The joints of the body such as the shoulder contain fluid-filled sacs called bursa that help to reduce friction. An irritation or inflammation of these sacs is called bursitis. Shoulder bursitis, sometimes called impingement syndrome, can cause pain, swelling and a loss of range of motion. It is important to perform certain exercises to heal and prevent bursitis of the shoulder. Exercises need to be combined with ice, rest and any other treatments suggested by a physician.
The first step in treatment for shoulder bursitis is to rest the shoulder and avoid movements that cause pain, states the American Academy of Orthopaedic Surgeons. Range of motion exercises should be started once a physicians deems it is safe to do so. This is important to help prevent shoulder bursitis from progressing to a frozen shoulder. Shoulder rolls and shoulder shrugs are good exercises to start with. Move slowly and make the movements as large as possible without causing pain. If bearing weight on the shoulder is possible, try wall push-ups.
Stand a few feet away from the wall and place the palms flat at shoulder-height and shoulder-width apart. Slowly lower the upper body towards the wall without dropping the hips forward. Then push back up. Go slowly and repeat for eight to 12 repetitions. As this gets easier, push-ups with the hands on a chair and then eventually on the floor can make this exercise harder.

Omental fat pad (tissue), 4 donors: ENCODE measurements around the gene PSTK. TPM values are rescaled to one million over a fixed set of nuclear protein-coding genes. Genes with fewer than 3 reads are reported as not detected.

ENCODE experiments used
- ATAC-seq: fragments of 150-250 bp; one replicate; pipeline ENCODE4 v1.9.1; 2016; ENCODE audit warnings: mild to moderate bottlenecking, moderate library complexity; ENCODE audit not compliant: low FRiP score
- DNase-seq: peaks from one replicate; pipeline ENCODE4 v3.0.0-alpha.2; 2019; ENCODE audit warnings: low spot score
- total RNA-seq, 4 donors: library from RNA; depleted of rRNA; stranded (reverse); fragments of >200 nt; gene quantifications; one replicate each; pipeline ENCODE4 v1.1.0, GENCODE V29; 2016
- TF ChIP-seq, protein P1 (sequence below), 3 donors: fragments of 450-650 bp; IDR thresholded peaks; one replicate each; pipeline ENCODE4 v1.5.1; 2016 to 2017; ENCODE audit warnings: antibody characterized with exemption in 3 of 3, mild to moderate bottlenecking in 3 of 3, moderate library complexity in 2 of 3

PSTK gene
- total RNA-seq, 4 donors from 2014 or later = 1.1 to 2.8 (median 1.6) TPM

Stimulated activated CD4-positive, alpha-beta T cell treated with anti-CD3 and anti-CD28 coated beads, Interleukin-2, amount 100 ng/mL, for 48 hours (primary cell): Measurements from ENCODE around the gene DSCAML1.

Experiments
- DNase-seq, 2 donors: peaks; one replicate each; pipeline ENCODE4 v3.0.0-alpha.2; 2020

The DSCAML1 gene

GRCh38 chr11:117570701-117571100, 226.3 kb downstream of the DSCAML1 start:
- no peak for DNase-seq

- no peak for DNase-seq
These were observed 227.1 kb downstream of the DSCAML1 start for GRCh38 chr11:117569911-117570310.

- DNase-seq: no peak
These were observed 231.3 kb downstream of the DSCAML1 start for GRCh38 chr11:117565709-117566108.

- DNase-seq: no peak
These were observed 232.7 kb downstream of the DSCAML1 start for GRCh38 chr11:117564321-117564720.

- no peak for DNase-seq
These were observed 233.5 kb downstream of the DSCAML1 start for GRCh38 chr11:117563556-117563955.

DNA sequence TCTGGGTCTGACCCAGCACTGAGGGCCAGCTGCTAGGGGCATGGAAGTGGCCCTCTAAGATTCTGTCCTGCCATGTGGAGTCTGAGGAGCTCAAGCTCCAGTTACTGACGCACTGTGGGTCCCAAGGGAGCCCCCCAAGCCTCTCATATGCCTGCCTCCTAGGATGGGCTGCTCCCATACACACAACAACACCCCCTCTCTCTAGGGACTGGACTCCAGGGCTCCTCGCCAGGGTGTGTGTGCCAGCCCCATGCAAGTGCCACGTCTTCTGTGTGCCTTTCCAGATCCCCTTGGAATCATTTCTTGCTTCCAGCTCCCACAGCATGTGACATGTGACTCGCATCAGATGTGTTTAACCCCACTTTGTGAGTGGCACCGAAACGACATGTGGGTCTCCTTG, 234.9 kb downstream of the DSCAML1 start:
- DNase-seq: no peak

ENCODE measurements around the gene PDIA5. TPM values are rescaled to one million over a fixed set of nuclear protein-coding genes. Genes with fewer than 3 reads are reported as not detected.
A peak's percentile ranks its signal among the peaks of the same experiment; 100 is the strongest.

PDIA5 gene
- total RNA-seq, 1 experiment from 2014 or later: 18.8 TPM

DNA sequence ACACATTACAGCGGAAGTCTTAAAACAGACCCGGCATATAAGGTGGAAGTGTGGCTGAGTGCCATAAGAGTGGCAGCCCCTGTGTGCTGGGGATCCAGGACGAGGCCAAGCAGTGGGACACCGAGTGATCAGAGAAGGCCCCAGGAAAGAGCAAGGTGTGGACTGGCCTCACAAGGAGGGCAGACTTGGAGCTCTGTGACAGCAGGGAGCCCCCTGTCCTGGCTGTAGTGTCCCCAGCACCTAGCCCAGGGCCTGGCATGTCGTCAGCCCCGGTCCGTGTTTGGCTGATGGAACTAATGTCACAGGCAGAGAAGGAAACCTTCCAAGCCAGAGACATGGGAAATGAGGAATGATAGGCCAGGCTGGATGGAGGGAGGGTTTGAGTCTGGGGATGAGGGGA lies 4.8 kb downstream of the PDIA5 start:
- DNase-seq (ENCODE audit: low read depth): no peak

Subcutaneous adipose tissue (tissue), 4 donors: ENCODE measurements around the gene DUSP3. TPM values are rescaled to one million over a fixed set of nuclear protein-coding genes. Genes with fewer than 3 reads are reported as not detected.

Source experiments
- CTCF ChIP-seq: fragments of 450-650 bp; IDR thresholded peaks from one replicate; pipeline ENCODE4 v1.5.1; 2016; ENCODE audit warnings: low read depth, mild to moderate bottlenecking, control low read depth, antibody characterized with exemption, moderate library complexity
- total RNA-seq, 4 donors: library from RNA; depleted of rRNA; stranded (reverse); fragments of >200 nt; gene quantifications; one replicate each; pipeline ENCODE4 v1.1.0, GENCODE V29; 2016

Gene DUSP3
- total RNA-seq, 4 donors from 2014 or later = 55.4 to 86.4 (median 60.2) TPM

Yoga Towel Stretch
This exercise can help to improve range of motion in the shoulder joint.
Sit up straight in a chair or on the floor. Start by resting the towel on the lap with the palms facing down. Lift the arms up and continue overhead and back behind the body as far as possible. Then come back up overhead and back to the lap. Repeat eight to 12 times.
After an initial period of rest, it is important to strengthen the muscles around the shoulder joint to help regain strength and prevent future injuries.
Perform deltoid raises by sitting up straight in a chair and letting the arms hang down by the sides with the palms facing the body. Light weights can be used as long as there is no pain. Lift the arms up to shoulder height. The palms should be facing the floor. Lower the arms slowly. Repeat for eight to 12 repetitions.
Sit up straight in a chair. Lift the arms straight up overhead with the palms facing forward. Do not lock the elbows. Bring the arms down just until the hands are at shoulder-height. Repeat for eight to 12 repetitions. This exercise can be done with or without weights. If not using weights, focus on tightening the shoulder muscles each time the arms lift up. If it is hard to straighten the affected shoulder, try this exercise while holding a broomstick so the non-injured arm can assist.
Along with range of motion and strengthening exercises, it is also important to stretch the shoulder muscles. The shoulder flexion stretch will help to loosen the muscles of the shoulders and upper back.
Lie flat on the floor on the back. Bend the knees and place the feet flat on the floor. Lift the arms straight up towards the ceiling with the palms facing each other. Keep the lower back in contact with the floor and lower both arms overhead and towards the floor as far as possible without arching the back. The elbows should pass close to the ears. Hold for a slow 30-second count. Focus on relaxing the shoulders with each exhale. Then slowly release. To deepen the stretch, try holding an exercise ball or light weight. If range of motion is limited, clasp the hands so the strong arm can help the injured shoulder stretch farther.